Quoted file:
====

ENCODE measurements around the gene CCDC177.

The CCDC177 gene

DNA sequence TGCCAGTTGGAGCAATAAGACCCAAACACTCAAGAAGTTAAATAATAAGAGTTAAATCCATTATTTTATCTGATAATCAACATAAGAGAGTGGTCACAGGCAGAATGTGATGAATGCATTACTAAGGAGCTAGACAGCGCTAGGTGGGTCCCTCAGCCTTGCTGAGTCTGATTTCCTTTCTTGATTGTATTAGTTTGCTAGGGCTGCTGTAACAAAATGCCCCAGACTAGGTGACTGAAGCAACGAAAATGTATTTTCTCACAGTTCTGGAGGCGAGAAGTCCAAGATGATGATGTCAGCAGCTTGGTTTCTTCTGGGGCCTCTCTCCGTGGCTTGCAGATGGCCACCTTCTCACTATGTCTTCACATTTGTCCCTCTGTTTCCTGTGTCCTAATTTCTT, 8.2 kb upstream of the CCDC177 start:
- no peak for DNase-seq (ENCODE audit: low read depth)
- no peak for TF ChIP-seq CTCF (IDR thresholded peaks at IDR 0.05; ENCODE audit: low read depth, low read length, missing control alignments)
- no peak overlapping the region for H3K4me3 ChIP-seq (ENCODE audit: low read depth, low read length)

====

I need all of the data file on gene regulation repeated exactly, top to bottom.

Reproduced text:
ENCODE measurements around the gene CCDC177.

The CCDC177 gene

DNA sequence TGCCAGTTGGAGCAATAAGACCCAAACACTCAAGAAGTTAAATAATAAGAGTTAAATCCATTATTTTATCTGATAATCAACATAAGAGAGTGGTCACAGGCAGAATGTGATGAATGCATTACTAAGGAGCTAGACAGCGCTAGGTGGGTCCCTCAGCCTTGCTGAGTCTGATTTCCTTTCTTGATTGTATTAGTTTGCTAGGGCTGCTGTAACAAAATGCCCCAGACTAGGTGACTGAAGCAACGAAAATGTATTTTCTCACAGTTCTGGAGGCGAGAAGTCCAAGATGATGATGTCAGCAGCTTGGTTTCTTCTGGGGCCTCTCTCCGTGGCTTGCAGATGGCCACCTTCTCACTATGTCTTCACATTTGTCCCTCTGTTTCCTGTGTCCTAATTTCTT, 8.2 kb upstream of the CCDC177 start:
- no peak for DNase-seq (ENCODE audit: low read depth)
- no peak for TF ChIP-seq CTCF (IDR thresholded peaks at IDR 0.05; ENCODE audit: low read depth, low read length, missing control alignments)
- no peak overlapping the region for H3K4me3 ChIP-seq (ENCODE audit: low read depth, low read length)